Food: It?s pumpkin time
Every year about now I always get a hankering for the pumpkin bars my mother used to make. She only made them during this season, usually on Saturday morning, and the batch never lasted passed Sunday night.
I was thinking that the other day as I surveyed the pumpkins at a stand alongside the road I pass every evening my way home from work. These vegetables have always fascinated me. Even as a kid I watched with wonder when they would swell from tiny green globes to giant orange balls in our garden.
Back then I thought of them less as food and more like a living, growing, form of entertainment. I still recall with fondness my siblings and I gathering around the kitchen table as Dad made the first cut into the pumpkin we selected as our carver. A debate would ensue whether we wanted a happy or scary face, usually ending in a vote and more years than not Dad’s knife would carve out a big toothy grin below triangle eyes and a round nose. Then a taper candle would be fitted inside and the creation was placed on our doorstep to greet trick-or-treaters on Halloween eve. One year Dad even added a walkie talkie to this decoration, and we roared with laughter at the reaction of our guests when he would greet them with an eerie, Draculian, “Goooood Eeeeevening. Hahahaha.”
Another memorable pumpkin event was the year I hosted a Halloween party and actually carved more than 30 of these gourds to use as decorations. Even to this day, my pumpkin carving skills are phenomenal and over the years I have fascinated young and old with this talent. Happy faces, sad ones, scary or goofy, you name it, I can carve it.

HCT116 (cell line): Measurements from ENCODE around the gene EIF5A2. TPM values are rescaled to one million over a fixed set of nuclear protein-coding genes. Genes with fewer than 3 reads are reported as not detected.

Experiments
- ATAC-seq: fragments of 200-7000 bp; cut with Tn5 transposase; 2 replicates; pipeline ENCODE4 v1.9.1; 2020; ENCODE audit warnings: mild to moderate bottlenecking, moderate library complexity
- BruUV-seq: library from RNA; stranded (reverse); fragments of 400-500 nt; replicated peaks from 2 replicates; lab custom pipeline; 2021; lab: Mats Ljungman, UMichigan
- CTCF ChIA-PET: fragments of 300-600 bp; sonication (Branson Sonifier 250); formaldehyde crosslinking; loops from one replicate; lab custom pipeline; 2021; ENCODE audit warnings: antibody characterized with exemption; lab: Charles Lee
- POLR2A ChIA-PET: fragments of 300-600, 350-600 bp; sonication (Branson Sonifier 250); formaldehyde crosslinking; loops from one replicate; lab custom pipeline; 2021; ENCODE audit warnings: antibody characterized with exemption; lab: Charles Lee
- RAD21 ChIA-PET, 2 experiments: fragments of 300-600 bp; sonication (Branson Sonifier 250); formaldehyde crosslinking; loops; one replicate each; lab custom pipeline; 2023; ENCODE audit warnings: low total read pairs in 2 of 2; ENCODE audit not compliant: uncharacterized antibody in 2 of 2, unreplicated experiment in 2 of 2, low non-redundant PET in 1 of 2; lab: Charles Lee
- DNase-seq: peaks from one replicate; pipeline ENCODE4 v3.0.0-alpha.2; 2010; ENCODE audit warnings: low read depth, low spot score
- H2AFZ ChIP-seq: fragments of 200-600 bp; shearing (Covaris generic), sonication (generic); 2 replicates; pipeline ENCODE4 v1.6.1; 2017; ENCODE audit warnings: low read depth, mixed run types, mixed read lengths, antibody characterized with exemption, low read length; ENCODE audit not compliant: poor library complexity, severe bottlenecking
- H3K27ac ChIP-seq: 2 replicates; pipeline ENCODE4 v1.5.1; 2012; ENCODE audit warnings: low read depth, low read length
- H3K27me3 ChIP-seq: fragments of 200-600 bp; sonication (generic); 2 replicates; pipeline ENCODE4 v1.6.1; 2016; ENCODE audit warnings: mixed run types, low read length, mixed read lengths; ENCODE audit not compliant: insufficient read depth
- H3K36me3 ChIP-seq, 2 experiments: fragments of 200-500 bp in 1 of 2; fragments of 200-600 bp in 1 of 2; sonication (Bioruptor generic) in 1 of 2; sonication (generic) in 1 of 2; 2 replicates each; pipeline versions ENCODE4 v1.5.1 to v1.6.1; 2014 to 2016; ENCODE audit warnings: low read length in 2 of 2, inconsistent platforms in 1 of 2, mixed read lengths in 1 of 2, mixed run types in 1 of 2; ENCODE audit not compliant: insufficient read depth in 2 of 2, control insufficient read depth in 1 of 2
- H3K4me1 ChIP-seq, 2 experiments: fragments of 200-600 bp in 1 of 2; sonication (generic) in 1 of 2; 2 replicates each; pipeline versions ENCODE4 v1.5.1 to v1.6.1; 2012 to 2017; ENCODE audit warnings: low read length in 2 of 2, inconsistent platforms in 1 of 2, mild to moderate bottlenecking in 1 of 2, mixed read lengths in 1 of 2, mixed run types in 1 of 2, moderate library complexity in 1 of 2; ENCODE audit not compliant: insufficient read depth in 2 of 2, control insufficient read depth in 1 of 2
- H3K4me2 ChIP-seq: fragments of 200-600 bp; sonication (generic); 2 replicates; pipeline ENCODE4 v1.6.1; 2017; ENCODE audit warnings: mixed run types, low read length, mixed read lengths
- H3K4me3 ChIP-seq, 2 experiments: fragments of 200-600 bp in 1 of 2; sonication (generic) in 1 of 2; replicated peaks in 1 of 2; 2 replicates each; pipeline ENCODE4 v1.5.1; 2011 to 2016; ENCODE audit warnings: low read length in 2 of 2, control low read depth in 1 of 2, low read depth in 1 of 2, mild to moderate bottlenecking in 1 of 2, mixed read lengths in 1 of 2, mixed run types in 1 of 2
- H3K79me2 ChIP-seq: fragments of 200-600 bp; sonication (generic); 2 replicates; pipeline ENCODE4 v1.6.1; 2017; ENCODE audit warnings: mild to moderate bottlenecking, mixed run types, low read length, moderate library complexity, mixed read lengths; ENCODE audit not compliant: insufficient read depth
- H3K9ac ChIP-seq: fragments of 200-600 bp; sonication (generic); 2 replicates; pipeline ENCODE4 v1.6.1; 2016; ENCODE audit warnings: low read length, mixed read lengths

But the reason why I had stopped at this roadside stand was to purchase a pie pumpkin, namely because my craving for pumpkin bars was becoming more than I could ignore. In fact, a few days ago, even my son Jake made the comment, “I’m hungry for Grandma’s pumpkin bars,” so I know I’m not the only one to have this urge.
After I had chosen just the right pie pumpkin I couldn’t help but look over the carvers. In fact, I ended up purchasing one just for the heck of it. I convinced myself I was hungry for the seeds, but I have decided, just for old time’s sake, I’m going to carve one up for Halloween this year. I don’t get lots of trick or treaters, yet just the same, I think a glowing face flickering into the frosty night is just what I need. Happy Halloween.
1 2/3 cups granulated sugar
1 cup vegetable oil
15-ounce can pumpkin
2 cups sifted all-purpose flour
2 tsp. baking powder
2 tps. ground cinnamon
1 tsp. salt
1 tsp. baking soda
8-oz. pkg. cream cheese, softened
1/2 cup butter or margarine, softened
2 cups sifted confectioners’ sugar
1 tsp. vanilla extract
Preheat the oven to 350 degrees. Using an electric mixer at medium speed, combine the eggs, sugar, oil and pumpkin until light and fluffy. Stir together the flour, baking powder, cinnamon, salt and baking soda. Add the dry ingredients to the pumpkin mixture and mix at low speed until thoroughly combined and the batter is smooth. Spread the batter into a greased 13 by 10-inch baking pan. Bake for 30 minutes. Let cool completely before frosting.
To make the icing: Combine the cream cheese and butter in a medium bowl with an electric mixer until smooth. Add the sugar and mix at low speed until combined. Stir in the vanilla and mix again. Spread on cooled pumpkin bars.